Christmas day, Pixar released ‘Soul’, the animated movie delves deep into one’s purpose in life, leaving audiences searching for their spark.
In ‘Soul’, 45-year-old band teacher Joe Gardner (voiced by Jamie Foxx) is an aspiring jazz pianist. After landing a band audition with legendary jazz saxophonist Dorothea Williams (Angela Bassett), Gardner experiences a fatal accident. He soon finds himself in the “Great Before”, a place where soul counselors prepare unborn souls for life on earth. Gardner becomes a mentor to a young soul, No. 22 (Tina Fey) who refuses to live. Desperate to get back into his body, Joe drags No.22 along on his journey between the realms of life and death. It’s during this journey they both learn the true meaning of life.
Award-winning director Pete Docter often uses his films to address life’s biggest questions, from coping with loss in “Up” to defining the essential memories that make us who we are in “Inside Out.” Docter’s new film Soul is challenging its audience to appreciate the little things.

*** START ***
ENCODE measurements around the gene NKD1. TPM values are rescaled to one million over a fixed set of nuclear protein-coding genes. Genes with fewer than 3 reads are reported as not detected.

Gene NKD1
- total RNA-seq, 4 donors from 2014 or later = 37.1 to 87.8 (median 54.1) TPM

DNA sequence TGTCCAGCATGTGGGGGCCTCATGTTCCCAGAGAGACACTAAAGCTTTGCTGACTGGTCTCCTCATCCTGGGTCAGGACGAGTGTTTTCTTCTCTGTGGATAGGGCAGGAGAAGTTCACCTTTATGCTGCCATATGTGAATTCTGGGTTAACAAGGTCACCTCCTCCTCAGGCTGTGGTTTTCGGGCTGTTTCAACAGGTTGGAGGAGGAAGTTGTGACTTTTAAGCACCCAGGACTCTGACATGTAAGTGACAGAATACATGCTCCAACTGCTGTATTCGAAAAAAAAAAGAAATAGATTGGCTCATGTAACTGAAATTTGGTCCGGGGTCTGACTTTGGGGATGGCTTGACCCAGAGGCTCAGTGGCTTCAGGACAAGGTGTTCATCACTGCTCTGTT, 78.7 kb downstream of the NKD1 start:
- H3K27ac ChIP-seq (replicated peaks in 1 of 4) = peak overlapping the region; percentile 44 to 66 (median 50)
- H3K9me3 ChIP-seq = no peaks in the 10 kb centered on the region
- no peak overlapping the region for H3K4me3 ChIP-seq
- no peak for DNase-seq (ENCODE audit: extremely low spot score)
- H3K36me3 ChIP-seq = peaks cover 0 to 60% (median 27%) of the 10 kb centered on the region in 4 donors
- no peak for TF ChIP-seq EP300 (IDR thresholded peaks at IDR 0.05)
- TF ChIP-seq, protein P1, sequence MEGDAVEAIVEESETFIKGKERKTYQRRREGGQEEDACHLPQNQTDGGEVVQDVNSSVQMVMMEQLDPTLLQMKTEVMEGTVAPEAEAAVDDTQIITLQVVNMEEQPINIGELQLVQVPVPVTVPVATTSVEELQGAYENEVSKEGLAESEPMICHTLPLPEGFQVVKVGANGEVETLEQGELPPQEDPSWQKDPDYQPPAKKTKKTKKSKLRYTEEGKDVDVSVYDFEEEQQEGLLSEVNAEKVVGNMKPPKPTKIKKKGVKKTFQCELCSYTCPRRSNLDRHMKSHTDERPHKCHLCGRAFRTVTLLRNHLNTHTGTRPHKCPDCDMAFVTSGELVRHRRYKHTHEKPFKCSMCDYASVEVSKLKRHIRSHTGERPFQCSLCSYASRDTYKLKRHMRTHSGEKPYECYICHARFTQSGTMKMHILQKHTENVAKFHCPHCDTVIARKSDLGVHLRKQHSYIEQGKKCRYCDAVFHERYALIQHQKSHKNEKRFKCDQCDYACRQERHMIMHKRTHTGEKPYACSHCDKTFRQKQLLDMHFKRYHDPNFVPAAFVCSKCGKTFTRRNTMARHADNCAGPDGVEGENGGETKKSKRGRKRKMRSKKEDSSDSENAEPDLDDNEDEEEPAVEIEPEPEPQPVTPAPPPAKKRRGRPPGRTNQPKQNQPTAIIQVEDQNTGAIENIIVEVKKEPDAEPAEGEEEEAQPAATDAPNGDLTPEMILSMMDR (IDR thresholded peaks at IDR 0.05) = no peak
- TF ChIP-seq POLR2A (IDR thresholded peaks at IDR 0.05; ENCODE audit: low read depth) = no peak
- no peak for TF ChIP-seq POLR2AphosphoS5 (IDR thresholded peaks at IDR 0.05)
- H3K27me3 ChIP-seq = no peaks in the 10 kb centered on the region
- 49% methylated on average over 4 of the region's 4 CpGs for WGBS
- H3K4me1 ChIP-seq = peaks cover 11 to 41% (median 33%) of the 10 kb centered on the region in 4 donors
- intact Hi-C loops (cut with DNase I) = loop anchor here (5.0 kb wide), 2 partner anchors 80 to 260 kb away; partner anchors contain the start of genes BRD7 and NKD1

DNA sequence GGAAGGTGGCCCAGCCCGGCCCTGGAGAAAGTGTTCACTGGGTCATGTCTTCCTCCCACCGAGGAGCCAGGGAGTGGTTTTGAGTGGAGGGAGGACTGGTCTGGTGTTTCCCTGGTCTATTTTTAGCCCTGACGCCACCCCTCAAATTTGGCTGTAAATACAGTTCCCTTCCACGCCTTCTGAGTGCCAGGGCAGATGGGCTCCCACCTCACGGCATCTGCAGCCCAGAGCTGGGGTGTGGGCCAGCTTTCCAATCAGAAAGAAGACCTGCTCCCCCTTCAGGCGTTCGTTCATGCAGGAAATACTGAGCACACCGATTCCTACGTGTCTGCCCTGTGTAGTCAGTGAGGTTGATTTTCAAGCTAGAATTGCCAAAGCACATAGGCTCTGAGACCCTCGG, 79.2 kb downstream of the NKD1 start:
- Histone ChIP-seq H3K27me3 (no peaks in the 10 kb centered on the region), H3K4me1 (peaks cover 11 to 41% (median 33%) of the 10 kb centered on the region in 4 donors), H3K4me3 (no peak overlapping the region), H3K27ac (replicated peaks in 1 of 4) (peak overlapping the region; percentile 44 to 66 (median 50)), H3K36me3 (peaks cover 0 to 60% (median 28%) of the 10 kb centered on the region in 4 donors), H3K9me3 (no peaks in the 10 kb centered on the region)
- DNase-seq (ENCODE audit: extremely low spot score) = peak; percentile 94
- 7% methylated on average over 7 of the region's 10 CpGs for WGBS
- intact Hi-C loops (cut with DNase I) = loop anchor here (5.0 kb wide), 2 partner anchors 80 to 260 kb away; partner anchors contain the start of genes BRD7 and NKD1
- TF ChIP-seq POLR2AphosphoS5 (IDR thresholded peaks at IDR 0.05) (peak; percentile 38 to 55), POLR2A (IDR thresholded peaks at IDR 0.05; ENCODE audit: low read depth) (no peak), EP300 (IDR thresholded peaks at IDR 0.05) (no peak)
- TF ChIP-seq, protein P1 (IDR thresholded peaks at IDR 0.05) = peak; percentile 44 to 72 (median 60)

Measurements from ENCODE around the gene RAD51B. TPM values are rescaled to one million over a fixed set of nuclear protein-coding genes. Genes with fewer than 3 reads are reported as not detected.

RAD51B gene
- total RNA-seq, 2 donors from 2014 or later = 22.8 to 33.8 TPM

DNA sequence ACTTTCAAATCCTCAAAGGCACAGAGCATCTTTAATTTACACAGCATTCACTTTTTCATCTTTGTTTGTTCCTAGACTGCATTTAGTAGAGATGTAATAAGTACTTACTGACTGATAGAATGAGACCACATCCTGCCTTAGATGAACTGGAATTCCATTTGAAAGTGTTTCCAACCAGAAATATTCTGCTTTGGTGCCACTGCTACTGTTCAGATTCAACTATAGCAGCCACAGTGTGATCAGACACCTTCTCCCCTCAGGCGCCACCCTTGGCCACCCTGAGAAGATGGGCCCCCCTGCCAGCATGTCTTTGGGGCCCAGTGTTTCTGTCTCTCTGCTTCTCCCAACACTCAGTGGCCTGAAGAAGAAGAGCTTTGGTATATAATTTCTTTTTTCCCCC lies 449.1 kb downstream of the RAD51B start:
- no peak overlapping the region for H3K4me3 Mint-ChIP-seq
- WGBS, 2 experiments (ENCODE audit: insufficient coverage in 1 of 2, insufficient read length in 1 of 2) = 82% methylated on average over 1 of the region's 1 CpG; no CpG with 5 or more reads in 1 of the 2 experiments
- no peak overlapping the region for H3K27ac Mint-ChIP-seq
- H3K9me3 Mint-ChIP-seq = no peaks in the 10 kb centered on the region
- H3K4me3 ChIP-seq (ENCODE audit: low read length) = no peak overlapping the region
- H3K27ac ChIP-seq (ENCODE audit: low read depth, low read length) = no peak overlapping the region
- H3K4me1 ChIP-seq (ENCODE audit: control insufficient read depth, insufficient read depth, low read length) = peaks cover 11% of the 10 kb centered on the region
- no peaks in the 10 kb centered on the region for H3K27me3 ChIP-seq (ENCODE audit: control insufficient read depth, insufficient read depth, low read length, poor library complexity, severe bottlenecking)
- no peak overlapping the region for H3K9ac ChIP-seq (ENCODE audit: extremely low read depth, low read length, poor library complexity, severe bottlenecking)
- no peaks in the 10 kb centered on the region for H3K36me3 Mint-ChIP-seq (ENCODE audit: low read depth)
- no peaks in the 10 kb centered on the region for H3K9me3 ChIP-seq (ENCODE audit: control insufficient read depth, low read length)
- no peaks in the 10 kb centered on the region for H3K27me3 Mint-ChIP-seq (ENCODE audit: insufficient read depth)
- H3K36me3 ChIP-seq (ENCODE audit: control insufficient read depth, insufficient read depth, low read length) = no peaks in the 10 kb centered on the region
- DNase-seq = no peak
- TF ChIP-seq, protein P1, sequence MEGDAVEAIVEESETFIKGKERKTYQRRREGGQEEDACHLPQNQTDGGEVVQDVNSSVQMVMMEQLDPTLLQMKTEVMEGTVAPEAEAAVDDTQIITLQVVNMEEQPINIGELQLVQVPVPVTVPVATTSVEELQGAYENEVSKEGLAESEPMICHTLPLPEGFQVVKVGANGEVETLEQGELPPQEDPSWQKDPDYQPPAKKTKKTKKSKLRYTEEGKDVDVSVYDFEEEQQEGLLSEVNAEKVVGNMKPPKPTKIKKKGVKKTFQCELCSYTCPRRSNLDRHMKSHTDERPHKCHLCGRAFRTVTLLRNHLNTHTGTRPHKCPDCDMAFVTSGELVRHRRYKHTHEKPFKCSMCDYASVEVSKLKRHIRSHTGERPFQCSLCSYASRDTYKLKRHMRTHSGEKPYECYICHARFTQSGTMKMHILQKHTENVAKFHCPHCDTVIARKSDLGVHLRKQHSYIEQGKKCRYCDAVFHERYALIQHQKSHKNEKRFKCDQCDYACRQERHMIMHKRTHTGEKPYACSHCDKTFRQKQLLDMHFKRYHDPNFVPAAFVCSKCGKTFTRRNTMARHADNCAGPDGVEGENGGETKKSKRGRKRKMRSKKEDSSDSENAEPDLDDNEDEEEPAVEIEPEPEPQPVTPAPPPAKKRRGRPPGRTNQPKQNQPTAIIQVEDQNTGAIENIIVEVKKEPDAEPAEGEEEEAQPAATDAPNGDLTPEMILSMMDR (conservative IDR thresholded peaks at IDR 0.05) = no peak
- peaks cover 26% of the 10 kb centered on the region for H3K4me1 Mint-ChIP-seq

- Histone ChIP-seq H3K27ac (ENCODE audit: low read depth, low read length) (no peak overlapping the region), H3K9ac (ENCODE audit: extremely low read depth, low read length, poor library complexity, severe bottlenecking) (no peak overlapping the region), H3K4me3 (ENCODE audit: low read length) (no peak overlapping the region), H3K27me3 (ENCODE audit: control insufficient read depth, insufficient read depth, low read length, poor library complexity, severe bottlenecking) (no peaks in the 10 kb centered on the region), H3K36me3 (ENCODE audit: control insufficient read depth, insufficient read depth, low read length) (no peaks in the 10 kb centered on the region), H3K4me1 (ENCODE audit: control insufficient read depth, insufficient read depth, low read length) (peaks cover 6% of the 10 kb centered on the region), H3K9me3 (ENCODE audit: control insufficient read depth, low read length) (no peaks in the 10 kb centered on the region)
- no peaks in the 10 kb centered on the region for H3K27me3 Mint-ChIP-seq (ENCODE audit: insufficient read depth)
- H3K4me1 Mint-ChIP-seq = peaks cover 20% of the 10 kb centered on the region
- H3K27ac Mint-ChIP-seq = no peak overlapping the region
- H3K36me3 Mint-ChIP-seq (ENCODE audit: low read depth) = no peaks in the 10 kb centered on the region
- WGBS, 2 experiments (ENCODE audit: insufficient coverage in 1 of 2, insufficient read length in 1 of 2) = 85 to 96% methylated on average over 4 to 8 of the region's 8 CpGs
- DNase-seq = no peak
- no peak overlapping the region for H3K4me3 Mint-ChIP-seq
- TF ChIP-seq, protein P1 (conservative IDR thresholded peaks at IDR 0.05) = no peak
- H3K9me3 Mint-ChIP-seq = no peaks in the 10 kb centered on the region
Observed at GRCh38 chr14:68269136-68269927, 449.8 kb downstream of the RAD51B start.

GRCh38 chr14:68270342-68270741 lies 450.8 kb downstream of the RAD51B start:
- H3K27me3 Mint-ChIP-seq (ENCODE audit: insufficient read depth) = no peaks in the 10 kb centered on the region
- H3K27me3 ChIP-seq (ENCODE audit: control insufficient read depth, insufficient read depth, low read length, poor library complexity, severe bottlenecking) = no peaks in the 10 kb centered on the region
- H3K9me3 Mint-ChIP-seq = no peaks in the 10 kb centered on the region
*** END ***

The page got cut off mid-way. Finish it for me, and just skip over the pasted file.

“I’m aware daily of how much I miss,” Docter tells the Washington Post. “The idea of just stopping and valuing what you have, of feeling the breeze in your face– that’s what life is about.”
“I hope that the film kind of allows people to wake up a little bit,” Docter adds. “And recognize the amazing things and the gifts that they have all around them.”
Many viewers took to Twitter to reflect on the lessons they learned from the animated film.
— E Graham (@e_darcell) December 26, 2020
The so called “spark” is not your passion about something, but rather the ability to live in the present moment, we were all born with it, but most of us lost it somehow later on in life. The creator of this movie must have gotten some inspiration from Buddhism. #SoulPixar pic.twitter.com/u0hpFNEAxb— 数字游民Jarod (@jarodise) December 27, 2020
Soul is currently available to stream on Disney+.